Legend: sd, standard deviation; AUC0-t, area under the plasma-concentration curve from dosing to last quantifiable time point; AUC0-∞, area under the plasma-concentration curve from dosing to infinity; Cmax, peak plasma concentration; Tmax, time to reach peak plasma concentration; Ke, elimination rate constant

Table 2: Pharmacokinetics parametres of two formulations; the reference drug Sunward Metformin 250mg immediate release tablet and test drug Diabetmin 250mg immediate release tablet, mean ± sd (n=23).

The arithmetic values of Cmax, AUC0-t, AUC0-∞ were relatively similar between the test and reference formulations. No significant differences were observed between the logarithmic transformed values of AUC0-t (p=0.0839) and AUC0-∞ (p=0.1166) for both products. The value of Tmax showed no statistical significant difference using the Wilcoxon Signed Rank Test (p=0.5584). However, analysis of the logarithmic transformed values of Cmax showed significant difference between the two products (p=0.0330).

A single-dose administration of metformin 250 mg tablet in both formulations was well tolerated. No adverse drug reactions or side effects occurred during the study periods.

Analysis of plasma metformin concentration

Cimetidine was used as the internal standard. Retention time for metformin and cimetidine were approximately 9.0 and 12.3 minutes. The accuracy of the assay was expressed as the percentage of measured concentration over concentration of the spiked value; precision was denoted with coefficient of variation. For within-day validation, the accuracy did not deviate more than ± 13.0% for all concentration determined, with the exception of the limit of quantification where the mean measured concentration deviated by not more than 17.0%; The coefficient of variation values for within-day validation were less than 4.0% for all concentrations. For between-day validation, the mean measured concentration did not deviate by more than ± 7.0% from the actual concentration for all concentrations, while coefficient of variation were less than 9.0% for all concentrations.

Detector response for metformin was found to be linear over the concentration range of 19.5-5000.0 ng/ml with correlation coefficient of at least 0.99. The limit of quantification was set at 19.5 ng/ml with a signal to noise ratio of at least 5:1. The limit of detection was set at 9.8 ng/ml with signal to noise ratio of at least 2:1. The absolute recovery of metformin was all above 87%.

The method was selective. No significant endogenous peak was detected from six different sources of blank plasma at the retention times of metformin and cimetidine.

Metformin was shown to be stable for at least 3 freeze-thaw cycles, and plasma metformin was shown to be stable for 2 months (stored between -15 to -22oC). This was longer than the time period between first sample collection and last sample analysis. Metformin in plasma was shown to be stable for 6 hours in room temperature, while reconstituted solution of metformin was stable for at least 10 hours in the autosampler maintained at ambient room temperature. The drug solution of metformin and cimetidine was shown to be stable for at least 2 months in refrigerated condition, or 9 hours after storage at room temperature.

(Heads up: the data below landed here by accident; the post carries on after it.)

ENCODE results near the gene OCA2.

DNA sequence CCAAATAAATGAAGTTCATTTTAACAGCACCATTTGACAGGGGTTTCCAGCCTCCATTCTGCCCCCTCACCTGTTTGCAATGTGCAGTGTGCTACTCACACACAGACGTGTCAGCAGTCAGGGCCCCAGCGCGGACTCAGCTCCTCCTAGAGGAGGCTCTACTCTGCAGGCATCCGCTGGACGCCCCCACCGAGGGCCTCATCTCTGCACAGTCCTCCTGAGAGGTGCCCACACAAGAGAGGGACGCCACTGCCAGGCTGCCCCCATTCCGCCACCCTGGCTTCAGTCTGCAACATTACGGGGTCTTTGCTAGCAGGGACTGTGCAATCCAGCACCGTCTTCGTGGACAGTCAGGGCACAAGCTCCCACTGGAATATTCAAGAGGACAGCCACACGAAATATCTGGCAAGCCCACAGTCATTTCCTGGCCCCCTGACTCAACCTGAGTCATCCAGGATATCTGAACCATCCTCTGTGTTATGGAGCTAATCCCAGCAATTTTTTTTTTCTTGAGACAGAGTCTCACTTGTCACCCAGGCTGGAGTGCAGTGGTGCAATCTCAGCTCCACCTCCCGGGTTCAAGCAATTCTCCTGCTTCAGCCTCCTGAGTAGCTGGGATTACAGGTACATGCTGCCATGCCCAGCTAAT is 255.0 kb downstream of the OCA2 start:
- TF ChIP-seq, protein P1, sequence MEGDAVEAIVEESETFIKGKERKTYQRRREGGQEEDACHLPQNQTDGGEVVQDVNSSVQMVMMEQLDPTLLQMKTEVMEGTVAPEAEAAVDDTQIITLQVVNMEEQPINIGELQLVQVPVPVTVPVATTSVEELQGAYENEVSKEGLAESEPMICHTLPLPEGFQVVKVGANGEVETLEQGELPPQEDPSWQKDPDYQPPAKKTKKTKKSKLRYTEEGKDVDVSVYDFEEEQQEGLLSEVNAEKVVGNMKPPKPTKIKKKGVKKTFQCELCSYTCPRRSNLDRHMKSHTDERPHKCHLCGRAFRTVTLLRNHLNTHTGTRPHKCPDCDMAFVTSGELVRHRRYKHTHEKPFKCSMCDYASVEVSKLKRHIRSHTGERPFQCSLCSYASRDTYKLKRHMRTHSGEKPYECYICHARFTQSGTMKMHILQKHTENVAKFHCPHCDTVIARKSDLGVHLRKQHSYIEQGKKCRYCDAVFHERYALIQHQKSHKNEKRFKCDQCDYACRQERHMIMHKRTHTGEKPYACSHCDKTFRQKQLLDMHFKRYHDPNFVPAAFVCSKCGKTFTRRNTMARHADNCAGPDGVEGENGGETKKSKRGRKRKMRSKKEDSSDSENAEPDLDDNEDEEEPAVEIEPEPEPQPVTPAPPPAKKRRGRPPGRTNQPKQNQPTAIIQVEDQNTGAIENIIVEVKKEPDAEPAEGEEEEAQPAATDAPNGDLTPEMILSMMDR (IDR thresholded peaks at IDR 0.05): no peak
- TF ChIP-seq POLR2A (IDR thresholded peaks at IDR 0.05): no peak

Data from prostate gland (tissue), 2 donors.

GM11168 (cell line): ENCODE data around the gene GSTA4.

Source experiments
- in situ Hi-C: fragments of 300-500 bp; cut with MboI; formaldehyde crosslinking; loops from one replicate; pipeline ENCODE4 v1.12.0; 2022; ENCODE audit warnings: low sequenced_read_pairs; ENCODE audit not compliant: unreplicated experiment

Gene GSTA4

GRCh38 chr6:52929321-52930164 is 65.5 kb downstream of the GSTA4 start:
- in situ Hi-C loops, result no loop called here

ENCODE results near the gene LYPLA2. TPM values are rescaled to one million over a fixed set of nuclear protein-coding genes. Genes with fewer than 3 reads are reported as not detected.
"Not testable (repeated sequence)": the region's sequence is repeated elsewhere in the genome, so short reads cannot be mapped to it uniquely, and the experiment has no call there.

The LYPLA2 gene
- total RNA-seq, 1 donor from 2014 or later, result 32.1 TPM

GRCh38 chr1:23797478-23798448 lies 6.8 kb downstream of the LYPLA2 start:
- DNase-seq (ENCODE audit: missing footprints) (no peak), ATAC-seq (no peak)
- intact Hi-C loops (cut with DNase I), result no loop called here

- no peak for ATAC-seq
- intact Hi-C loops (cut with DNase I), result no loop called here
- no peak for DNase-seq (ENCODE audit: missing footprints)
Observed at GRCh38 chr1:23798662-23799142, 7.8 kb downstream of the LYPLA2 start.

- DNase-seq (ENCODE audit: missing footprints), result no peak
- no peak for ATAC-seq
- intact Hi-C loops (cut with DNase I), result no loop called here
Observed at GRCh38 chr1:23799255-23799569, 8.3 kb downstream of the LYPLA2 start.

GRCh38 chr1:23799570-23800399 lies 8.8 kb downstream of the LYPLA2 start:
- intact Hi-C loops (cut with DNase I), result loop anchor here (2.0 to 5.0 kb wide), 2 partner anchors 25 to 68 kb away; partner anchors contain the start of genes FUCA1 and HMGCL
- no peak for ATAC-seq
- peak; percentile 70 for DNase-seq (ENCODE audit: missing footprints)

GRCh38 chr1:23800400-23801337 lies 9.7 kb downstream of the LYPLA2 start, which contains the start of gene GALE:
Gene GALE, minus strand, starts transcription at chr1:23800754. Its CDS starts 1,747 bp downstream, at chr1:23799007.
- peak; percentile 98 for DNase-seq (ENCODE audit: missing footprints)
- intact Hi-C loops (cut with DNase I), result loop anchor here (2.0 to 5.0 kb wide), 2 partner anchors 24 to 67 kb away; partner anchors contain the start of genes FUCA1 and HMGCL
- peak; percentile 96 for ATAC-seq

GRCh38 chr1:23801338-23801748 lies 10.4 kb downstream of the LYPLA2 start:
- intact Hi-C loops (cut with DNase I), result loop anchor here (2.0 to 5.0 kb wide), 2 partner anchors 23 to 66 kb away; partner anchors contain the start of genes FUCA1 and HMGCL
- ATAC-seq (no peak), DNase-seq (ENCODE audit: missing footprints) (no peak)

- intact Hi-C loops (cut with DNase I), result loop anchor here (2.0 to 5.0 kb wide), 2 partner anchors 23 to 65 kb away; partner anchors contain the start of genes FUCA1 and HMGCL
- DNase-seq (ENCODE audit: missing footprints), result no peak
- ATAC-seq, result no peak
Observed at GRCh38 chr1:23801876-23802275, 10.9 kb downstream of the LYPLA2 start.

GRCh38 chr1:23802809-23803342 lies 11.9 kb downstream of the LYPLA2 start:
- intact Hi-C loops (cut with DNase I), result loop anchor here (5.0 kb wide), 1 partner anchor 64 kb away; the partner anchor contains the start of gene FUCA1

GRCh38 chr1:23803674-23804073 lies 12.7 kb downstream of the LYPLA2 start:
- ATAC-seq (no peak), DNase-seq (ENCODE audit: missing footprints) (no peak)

Metformin is typically dosed from 500 mg to 1.5 g daily [1] and it is the first line medication to treat type 2 diabetes mellitus [7]. The 250 mg tablet is to provide a suitable dosage form for patients whose metformin daily dose is either 750 mg or 1250 mg, thus circumventing the need to cut the 500 mg tablet into half.

Bioequivalence can be concluded based on the 90% confidence interval for the ratio of Cmax, AUC0-t and AUC0-∝ values of test formulation over those of the reference formulation. The two onesided test procedure as described by Shuirmann, 1987 [8] was used to calculate the 90% confidence interval, at α = 5%. The European Medicines Agency and the Ministry of Health Malaysia (stated in the Malaysian Guideline for the Conduct of Bioavailability and Bioequivalence Studies) specify that the accepted range for AUC0-t and AUC0-∞ is 80.00-125.00% [9,10]. However the range of Cmax could be wider if it is appropriately justified.

In this study, the 90% confidence intervals for the ratio of AUC0-t, AUC0-∞ and Cmax of the test formulation over the reference formulation were estimated to be between 0.9225-0.9960, 0.9299-0.9997 and 0.9050- 0.9831 respectively, which were all within the acceptable bioequivalence limit of 0.8000-1.2500.


In conclusion, the test formulation Diabetmin 250 mg tablet was bioequivalent to the reference formulation Sunward Metformin 250 mg tablet.


We thank all medical staffs at Seberang Jaya Hospital Clinical Research Centre for their cooperation.

Declaration of Personal Interest: Kah Hay Yuen was the advisor to the R&D department of Hovid Ltd, the manufacturer of the test formulation, Diabetmin 250 mg. Jia Woei Wong, Ai Boei Lim, Siew Siew Tan and Siaw Kuen Chin were affiliated with Hovid-Research Sdn Bhd, an independent research company; Irene Looi and Wen Yao Mak did not have any conflict of interest to disclose.

Declaration of Funding Interest: This study was supported by Hovid Ltd.


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  3. Weiner D (1981) Design and analysis of bioavailability studies. In Buncher C, Tsay J, editors.Statistics in Pharmaceutical Industry. Marcel Dekker, New York.
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  7. Schuirmann D (1987) A comparison of the two one-sided tests procedure and the power approach for assessing the equivalence of average bioavailability. J PharmacokinetBiopharm 15: 657-680.
Citation: Mak WY, Tan SS, Wong JW, Chin SK, Looi I, et al. (2015) Bioequivalence Study of Two IR Metformin Formulations: an Open-Label, Randomised, Two Treatments, Two-Way Crossover Study in Healthy Volunteers. J Bioequiv Availab 7: 082-085.

Copyright: © 2015 Mak WY, et al. This is an open-access article distributed under the terms of the Creative Commons Attribution License, which permits unrestricted use, distribution, and reproduction in any medium, provided the original author and source are credited.